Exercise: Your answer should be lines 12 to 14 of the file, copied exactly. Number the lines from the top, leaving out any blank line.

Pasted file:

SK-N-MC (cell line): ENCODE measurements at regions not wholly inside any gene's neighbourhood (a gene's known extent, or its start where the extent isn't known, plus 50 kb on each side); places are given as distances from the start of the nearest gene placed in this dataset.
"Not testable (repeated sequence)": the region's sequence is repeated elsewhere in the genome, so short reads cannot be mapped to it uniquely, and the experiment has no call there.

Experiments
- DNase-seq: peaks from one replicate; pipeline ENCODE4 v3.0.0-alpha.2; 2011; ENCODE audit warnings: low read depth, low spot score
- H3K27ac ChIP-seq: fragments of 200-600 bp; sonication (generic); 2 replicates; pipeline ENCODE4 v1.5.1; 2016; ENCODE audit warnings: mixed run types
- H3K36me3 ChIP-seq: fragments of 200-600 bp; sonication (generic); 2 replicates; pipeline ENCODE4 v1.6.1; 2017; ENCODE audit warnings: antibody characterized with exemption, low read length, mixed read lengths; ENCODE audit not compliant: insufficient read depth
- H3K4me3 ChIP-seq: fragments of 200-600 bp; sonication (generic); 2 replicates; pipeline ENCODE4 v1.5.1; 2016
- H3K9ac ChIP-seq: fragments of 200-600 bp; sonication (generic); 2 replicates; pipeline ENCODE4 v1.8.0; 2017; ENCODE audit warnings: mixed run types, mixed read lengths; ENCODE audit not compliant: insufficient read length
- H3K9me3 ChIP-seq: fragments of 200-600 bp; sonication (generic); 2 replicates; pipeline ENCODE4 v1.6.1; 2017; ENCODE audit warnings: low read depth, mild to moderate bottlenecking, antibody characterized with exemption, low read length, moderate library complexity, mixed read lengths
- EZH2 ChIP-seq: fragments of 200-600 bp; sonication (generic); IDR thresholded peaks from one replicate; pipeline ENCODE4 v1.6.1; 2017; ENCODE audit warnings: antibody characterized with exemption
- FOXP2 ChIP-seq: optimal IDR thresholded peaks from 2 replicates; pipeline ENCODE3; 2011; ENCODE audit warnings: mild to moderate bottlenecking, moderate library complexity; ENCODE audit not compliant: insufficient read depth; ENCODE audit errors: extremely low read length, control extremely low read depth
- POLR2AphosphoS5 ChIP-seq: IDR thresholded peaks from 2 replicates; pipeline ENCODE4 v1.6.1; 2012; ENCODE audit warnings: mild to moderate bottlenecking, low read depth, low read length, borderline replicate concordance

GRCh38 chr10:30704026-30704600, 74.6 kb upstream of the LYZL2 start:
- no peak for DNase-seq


- POLR2AphosphoS5 ChIP-seq: IDR thresholded peaks from 2 replicates; pipeline ENCODE4 v1.6.1; 2012; ENCODE audit warnings: mild to moderate bottlenecking, low read depth, low read length, borderline replicate concordance

GRCh38 chr10:30704026-30704600, 74.6 kb upstream of the LYZL2 start:
- no peak for DNase-seq